The approach to the island, particularly in stormy weather, is dangerous, from the rapidity and diversity of the currents, which at spring tides rush in contrary directions, with a velocity of six miles an hour; and from the numerous rocks by which it is surrounded. These rocks were fatal to Prince Henry, son of Henry I., who was wrecked on his return from Normandy, in 1119; and, in 1744, to the Victory man-of-war, which was lost with the whole crew, consisting of 1100 men: the French fleet, notwithstanding, escaped through the passage here after its defeat at La Hogue, in 1692. About seven miles to the west are the Caskets, a cluster of rocks rising to a height of twenty-five or thirty fathoms from the water, and about one mile in circumference. On the south-west side of the cluster is a naturally-formed harbour, in which a frigate may shelter as in a dock; steps are cut in the rock, and conveniences are provided for hauling up boats: there is a smaller and less compact harbour on the north-east side. On these rocks three light-houses have been erected, furnished with revolving reflectors.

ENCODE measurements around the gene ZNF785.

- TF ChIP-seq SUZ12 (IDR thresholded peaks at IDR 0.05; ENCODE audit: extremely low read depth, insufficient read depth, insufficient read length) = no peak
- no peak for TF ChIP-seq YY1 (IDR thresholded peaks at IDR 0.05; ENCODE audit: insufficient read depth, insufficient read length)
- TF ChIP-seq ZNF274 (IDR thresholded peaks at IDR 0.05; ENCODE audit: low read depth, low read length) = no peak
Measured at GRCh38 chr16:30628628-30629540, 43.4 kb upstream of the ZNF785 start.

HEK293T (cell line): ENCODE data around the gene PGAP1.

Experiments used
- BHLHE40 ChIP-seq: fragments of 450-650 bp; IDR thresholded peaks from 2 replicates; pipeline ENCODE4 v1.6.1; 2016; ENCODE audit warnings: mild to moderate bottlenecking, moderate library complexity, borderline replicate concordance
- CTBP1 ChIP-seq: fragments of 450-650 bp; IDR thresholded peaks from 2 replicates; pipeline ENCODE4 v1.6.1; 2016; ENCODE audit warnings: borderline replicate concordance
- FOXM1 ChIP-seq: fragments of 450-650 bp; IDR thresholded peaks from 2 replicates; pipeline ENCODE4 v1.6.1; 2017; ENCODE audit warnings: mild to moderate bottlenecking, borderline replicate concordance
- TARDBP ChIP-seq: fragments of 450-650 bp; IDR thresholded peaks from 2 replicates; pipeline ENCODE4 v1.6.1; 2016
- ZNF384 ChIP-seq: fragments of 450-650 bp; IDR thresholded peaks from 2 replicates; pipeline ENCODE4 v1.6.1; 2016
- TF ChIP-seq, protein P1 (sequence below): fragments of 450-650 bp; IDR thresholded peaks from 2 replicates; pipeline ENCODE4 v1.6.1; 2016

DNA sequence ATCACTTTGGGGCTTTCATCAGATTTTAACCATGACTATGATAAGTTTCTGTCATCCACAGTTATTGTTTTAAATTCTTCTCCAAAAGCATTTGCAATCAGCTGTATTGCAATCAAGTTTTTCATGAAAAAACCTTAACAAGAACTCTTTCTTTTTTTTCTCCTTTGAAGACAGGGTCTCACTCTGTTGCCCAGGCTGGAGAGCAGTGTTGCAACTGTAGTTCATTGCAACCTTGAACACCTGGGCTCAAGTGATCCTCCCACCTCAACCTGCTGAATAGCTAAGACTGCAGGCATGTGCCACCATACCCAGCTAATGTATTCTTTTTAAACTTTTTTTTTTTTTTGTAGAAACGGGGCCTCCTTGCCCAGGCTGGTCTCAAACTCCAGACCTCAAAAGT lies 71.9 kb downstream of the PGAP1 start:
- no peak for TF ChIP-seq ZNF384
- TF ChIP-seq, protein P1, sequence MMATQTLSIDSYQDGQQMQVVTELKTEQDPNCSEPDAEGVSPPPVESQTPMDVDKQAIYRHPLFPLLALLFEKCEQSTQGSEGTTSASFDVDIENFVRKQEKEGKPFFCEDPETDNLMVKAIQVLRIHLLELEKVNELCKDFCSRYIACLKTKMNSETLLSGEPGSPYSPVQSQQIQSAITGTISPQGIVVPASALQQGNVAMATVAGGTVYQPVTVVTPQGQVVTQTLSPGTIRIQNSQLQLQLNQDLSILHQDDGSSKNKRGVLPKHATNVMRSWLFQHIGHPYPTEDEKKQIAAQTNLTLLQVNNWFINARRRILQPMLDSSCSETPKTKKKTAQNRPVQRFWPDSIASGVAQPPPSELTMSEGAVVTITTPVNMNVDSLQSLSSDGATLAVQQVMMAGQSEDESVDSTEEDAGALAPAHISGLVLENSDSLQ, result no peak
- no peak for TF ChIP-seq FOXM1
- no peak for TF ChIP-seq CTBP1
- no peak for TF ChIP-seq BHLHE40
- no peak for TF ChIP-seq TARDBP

The island, which is four miles in length, one mile and a half in breadth, and nearly ten miles in circumference, shelves considerably to the north-east, and is intersected by deep valleys. The whole of the southern and eastern parts, from La Pendante to La Clanque, is bounded by cliffs varying in elevation from 100 to 200 feet, and presenting picturesque and striking scenery; the northern and eastern sides have lower cliffs, alternating with small bays and flat shores. The bay of Bray is remarkably fine, affording good anchorage to vessels, and at low water the sands are very extensive: Longy bay is also commodious; and Craby harbour, in which at spring tides the water rises to the height of twenty-five feet, affords every facility for a wet-dock. A harbour of refuge was commenced in the early part of the year 1847. The east side of the island consists chiefly of reddish sandstone, and the west side principally of porphyry, neither of which rocks is found in large masses in any of the other islands of the group. About onehalf of the land is in cultivation; the remainder consists of common and furze land, affording good pasturage for sheep, but insufficient for cattle. The soil, though light and sandy, is in general productive, and the system of agriculture similar to that of Guernsey; but the general appearance of the land is bare, as few trees and no thorn hedges are to be seen, the inclosures being formed by walls of loose stones, and furze banks. Of the Alderney breed of cows, which has taken its name from this island, Jersey and Guernsey furnish by far the greater number for exportation, this island but very few. The town is situated nearly in the centre of the isle, and, with the exception of the Governor's house, contains few buildings worthy of notice; it is partially paved, and well supplied with water: there is a good road to Bray harbour, and another to Longy bay, where was an ancient nunnery, subsequently used as barracks during the war, and, since the peace, converted into an hospital, and a depôt for military stores. The pier, near which are several houses, is of rude construction, with but one projecting arm, and affording shelter to vessels only from the north-east.